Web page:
According to Kahana, that moment perfectly embodies the central message of his upcoming book Searching for God, which will be published in Hebrew by the Kinneret Zmora Publishing House in the forthcoming months. The rights to produce a movie have already been purchased by Oscar-nominated Israeli-American film director Lior Geller.
“I have witnessed many wars in the past few years, and what I have found out is that while you meet evil and many evil people, most people are good – and some become the angels that escort you along the way,” Kahana said. “For me, those young Israeli soldiers were angels, very much like the medical officer that we met later at the hospital who decided to cure a five-year-old Syrian girl for three months using the hospital’s budget – because he said he looked at her as if she was his own daughter.”
However, during his experience offering support to the Syrian people, Kahana also ran into several obstacles.“The representative of another NGO slandered me with many people, claiming that I was lying about my involvement in Syria; and the Israeli authorities turned their back on me after I decided to go public with the initiative – despite the government itself having already done so,” he noted.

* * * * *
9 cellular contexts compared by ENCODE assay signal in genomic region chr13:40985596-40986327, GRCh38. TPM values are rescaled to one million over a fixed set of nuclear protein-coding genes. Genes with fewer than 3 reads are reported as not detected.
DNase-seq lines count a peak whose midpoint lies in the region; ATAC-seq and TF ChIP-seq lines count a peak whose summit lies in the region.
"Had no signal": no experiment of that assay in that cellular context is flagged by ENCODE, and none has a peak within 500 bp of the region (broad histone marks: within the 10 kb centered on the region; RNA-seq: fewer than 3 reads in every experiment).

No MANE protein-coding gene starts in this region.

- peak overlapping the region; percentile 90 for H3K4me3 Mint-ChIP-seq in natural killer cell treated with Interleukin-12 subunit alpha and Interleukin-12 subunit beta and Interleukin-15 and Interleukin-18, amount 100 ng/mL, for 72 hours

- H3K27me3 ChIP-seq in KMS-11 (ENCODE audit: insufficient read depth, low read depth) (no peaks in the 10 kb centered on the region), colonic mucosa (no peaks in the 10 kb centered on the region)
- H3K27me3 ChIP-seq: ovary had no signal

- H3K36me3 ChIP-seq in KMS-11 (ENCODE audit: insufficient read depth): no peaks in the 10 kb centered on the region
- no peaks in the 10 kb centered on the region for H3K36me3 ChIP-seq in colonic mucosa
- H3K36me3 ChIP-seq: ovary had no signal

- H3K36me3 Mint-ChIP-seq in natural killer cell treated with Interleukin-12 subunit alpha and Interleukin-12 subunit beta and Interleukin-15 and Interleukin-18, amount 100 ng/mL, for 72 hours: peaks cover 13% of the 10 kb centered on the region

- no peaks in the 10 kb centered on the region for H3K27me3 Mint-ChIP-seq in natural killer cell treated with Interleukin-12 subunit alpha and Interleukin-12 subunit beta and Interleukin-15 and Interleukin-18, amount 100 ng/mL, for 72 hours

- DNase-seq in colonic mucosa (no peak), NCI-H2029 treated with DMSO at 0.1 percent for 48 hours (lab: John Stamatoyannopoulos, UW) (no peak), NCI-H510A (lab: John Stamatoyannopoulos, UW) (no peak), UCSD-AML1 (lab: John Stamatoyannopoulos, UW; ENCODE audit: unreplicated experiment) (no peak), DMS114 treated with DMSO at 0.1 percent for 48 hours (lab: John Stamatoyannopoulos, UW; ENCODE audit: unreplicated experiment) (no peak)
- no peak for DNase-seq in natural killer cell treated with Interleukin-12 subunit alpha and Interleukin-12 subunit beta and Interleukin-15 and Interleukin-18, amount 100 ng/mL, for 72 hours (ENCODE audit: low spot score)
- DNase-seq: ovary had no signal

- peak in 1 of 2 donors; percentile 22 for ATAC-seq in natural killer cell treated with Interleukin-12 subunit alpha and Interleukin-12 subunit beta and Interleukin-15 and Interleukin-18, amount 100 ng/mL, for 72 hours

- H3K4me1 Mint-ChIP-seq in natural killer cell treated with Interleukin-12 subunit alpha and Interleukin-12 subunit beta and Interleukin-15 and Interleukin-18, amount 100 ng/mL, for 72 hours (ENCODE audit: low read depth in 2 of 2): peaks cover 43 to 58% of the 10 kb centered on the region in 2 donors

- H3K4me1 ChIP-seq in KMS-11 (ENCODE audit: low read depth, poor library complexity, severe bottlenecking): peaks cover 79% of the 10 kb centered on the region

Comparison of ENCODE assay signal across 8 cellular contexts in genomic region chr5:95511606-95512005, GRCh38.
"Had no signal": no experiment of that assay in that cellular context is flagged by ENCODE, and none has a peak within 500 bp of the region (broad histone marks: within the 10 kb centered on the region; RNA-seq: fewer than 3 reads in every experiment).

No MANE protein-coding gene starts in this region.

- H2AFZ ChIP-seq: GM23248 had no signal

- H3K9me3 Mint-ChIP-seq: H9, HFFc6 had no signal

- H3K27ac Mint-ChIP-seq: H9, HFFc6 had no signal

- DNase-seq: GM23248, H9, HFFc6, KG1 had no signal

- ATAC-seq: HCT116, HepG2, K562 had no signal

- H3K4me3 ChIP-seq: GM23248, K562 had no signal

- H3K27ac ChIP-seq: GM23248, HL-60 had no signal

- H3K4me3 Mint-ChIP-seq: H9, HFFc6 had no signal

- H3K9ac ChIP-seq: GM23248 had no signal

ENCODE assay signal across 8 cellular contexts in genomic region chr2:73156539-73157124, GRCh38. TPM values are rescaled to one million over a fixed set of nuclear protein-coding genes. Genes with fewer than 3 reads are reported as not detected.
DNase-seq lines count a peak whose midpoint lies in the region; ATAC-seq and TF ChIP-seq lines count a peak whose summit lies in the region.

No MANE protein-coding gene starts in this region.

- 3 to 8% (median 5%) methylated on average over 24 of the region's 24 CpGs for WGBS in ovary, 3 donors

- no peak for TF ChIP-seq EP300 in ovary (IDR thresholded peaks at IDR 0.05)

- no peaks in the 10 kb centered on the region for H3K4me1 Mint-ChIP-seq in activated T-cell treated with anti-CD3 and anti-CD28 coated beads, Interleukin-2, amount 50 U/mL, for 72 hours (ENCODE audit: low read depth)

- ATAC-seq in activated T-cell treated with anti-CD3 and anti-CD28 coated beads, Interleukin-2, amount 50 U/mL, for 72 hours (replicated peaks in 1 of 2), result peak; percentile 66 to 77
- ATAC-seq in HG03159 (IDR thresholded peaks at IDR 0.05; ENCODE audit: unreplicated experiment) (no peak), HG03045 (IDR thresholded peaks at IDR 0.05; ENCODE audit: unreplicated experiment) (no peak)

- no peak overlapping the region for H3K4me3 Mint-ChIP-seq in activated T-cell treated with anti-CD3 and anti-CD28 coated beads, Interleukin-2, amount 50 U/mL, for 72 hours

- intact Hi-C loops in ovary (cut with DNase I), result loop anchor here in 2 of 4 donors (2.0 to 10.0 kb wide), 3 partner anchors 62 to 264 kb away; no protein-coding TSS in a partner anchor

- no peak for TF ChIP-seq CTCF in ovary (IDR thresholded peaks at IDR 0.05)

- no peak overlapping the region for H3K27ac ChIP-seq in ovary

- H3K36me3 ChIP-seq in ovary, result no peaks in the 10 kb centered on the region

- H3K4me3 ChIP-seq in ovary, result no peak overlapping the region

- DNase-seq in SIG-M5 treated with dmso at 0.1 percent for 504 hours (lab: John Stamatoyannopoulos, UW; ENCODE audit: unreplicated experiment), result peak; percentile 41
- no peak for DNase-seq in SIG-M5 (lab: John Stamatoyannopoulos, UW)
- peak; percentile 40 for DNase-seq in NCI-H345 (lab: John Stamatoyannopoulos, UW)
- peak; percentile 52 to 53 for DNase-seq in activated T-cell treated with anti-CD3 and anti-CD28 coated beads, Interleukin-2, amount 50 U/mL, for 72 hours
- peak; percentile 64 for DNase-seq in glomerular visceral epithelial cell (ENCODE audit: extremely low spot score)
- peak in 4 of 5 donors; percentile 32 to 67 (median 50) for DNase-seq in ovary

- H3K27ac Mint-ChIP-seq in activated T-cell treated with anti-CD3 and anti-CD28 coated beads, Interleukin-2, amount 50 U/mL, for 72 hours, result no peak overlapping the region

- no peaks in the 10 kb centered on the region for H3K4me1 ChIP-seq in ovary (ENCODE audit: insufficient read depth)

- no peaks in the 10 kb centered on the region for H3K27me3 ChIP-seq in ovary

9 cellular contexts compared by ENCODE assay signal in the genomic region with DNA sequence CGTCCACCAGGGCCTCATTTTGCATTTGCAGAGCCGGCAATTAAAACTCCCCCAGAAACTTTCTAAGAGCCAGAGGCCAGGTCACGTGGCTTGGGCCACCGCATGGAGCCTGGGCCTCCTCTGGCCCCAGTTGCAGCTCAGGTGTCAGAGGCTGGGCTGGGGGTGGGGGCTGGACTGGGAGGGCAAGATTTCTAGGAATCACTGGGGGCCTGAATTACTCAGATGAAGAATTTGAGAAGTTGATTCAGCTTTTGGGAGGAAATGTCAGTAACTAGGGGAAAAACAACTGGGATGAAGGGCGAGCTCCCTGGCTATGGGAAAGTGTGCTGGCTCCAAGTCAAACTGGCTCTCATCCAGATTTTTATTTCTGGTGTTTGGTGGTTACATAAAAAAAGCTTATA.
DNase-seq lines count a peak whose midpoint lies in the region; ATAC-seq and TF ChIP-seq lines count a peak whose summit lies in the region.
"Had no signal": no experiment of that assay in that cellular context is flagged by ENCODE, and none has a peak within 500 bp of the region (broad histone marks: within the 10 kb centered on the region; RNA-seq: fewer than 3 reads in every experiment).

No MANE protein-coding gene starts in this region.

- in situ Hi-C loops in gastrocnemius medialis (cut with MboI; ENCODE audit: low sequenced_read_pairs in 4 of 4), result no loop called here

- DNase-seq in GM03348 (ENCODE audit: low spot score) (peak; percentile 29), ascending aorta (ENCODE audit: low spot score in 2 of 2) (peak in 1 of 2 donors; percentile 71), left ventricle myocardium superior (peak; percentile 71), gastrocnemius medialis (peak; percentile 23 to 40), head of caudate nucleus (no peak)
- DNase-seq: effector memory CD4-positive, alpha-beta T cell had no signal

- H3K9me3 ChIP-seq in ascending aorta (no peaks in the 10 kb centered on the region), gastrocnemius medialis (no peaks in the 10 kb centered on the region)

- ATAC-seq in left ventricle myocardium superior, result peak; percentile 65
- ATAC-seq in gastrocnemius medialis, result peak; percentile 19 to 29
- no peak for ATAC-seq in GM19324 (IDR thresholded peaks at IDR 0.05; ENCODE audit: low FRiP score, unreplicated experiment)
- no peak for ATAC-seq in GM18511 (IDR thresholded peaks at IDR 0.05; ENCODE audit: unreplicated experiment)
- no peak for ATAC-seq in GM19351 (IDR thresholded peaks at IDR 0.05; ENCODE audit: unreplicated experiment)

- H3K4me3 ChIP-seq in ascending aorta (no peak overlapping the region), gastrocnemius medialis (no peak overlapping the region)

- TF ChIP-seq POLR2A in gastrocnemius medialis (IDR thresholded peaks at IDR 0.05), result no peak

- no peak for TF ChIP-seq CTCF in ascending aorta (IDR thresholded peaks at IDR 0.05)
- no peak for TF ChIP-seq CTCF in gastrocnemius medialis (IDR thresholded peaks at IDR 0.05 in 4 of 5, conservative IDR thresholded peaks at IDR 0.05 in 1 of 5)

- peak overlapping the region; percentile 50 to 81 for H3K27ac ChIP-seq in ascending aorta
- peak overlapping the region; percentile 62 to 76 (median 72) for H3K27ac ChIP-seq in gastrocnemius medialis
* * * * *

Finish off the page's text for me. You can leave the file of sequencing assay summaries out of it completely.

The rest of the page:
These problems also made it very difficult for Kahana to fundraise for his humanitarian efforts, which he was mainly supporting with his own money.
After these events, he stopped working on the Israeli-Syrian border and focused on supporting the Kurds’ fight against ISIS by providing humanitarian supplies.
“Alongside the logistical efforts, I also worked on what I would describe as humanitarian diplomacy,” Kahana said. “There might be many obstacles for Israelis to talk to Syrians or for Kurds to talk to Israelis, but everyone is willing to deal with a crazy Jew from America like me.”